Kings Owner Vivek Ranadive Blamed For Creating Environment of 'Basketball Hell' In Sacramento

Another NBA season is nearly in the books, and the Sacramento Kings continue to be a royal flop.

For the past 16 seasons, the Sacramento Kings have been a team out of the playoff picture and an opponent that opposing organizations circle on their calendars in the regular season.

With a 38.3 percent regular-season winning percentage across the last 10 years, the Kings have been an image of dysfunctionality within the Association, with personnel around the team generally pointing to one man, owner Vivek Ranadive, as the cause.

As relayed by OutKick / HoopsWire's Sam Amico, a recent interview with the Kings' operations staff unearthed some direct complaints from within the franchise, pointing to Ranadive's mishandling of the team and culture as the root of their lackluster play.

"I've been on conference calls with him around the trade deadline. I think, like any successful business or organization, a lot of this stuff starts at the top," commented a former member of the staff, reported by The Sacrament Bee's Jason Anderson. 

The anonymous member noted that Ranadive's influence in the draft rooms curtailed that of coaches, GMs and all other members looking to make informed decisions to better the team.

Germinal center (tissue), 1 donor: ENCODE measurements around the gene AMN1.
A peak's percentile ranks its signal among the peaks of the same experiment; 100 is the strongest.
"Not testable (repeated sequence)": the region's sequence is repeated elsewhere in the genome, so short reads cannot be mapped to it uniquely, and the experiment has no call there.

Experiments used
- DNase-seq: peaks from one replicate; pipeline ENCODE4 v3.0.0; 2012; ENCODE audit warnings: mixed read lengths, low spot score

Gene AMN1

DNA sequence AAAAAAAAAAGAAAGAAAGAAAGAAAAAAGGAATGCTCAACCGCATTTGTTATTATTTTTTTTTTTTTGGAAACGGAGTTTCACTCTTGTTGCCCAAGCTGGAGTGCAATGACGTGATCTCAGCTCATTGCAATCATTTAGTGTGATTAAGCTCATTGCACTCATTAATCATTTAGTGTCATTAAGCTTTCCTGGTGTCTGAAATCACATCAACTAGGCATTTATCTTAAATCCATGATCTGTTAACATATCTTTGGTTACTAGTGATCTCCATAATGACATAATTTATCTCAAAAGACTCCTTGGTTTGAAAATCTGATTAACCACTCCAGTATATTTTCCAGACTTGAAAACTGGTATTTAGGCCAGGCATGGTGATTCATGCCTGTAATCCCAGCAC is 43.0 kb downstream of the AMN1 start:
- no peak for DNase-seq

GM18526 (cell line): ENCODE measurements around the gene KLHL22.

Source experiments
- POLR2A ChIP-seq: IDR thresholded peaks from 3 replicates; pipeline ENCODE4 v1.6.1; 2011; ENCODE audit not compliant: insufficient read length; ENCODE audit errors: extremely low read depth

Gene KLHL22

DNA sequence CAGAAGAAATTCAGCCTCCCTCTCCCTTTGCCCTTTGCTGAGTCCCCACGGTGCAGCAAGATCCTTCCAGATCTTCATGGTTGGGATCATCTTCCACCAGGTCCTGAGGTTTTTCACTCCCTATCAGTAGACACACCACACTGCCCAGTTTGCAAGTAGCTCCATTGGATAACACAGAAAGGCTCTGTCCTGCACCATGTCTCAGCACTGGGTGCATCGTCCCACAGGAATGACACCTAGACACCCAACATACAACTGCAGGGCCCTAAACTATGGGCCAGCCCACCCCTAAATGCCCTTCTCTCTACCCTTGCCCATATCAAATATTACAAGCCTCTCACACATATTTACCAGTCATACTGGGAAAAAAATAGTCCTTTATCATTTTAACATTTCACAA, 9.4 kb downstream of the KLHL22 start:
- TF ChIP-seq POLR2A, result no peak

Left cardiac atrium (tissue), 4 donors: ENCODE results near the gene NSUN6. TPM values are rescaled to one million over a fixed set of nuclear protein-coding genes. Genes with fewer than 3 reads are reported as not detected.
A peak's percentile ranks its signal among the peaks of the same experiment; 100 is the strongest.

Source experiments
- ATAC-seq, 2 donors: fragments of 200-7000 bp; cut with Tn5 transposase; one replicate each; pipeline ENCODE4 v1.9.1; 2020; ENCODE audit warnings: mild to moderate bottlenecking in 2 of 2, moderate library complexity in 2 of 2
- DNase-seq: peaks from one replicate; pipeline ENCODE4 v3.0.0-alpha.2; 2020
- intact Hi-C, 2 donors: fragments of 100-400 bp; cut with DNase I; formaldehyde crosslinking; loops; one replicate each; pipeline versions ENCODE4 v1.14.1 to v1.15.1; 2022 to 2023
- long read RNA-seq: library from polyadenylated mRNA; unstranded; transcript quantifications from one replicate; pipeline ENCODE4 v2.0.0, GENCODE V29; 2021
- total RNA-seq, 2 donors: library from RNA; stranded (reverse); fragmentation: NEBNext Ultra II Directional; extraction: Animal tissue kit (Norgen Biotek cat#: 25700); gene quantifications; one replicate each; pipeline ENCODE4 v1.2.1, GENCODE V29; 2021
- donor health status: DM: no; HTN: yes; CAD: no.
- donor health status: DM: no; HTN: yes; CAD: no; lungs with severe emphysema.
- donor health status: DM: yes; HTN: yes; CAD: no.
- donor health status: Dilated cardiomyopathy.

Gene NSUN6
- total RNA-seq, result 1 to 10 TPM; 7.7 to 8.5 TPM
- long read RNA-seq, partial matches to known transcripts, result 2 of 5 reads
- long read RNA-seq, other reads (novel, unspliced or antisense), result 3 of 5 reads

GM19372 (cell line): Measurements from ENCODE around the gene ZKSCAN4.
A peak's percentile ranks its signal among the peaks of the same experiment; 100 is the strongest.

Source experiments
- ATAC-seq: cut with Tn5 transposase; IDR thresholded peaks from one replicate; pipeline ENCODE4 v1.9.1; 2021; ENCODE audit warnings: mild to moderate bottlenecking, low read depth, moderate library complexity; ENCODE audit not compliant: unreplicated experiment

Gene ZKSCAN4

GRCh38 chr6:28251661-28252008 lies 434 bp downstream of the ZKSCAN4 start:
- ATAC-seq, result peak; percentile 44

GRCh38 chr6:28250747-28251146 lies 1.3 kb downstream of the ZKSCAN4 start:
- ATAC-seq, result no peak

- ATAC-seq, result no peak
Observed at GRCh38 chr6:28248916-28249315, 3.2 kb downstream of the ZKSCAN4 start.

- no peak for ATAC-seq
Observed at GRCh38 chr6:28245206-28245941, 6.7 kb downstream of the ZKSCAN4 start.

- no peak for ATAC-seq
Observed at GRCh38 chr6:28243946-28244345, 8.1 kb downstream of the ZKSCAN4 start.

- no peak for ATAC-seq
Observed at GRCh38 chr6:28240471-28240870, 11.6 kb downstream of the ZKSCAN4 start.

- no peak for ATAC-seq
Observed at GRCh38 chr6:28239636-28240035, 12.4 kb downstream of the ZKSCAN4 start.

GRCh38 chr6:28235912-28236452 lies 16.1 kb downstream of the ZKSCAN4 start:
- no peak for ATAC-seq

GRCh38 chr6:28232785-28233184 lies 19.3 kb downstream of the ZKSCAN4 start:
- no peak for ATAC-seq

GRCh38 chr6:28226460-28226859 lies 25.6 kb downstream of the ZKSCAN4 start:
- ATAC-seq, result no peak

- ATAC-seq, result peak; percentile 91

On Monday, the Kings announced that they cut ties with interim head coach Alvin Gentry (who took over for fired coach Luke Walton) and bring in some new blood keen on reviving a long gone franchise.

"In an ideal situation, you hire someone you feel is qualified," the individual noted, "you do your homework on them, and then you trust that person is capable of doing the job. It's one thing to be a fan and want to be involved from afar, but I think when you are meddling in decisions, I think the problem is you have an owner who's too involved."

Anderson also cited former Kings forward Rudy Gay, who was critical of his tenure in Sacramento over the unhealthy culture.

"People are not treated well," he said. "They're not valued. It's a toxic workplace where there are some super-talented people who either move on or get let go for different reasons. It's unfortunate because I think people come with really pure intentions and want to turn it around."

Sacramento finished the 2021-22 season with a 30-52 record, good (or bad) enough to land 12th in the Western Conference.

The last time the Kings made the playoffs was back in 2006, before key inventions were introduced to the world, like the original iPhone or Slap Chop.

Follow along on Twitter: @AlejandroAveela

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Alejandro Avila lives in Southern California and previously covered news for the LA Football Network. Jeopardy expert and grumpy sports fan. Known for having watched every movie and constant craving for dessert. @alejandroaveela (on X)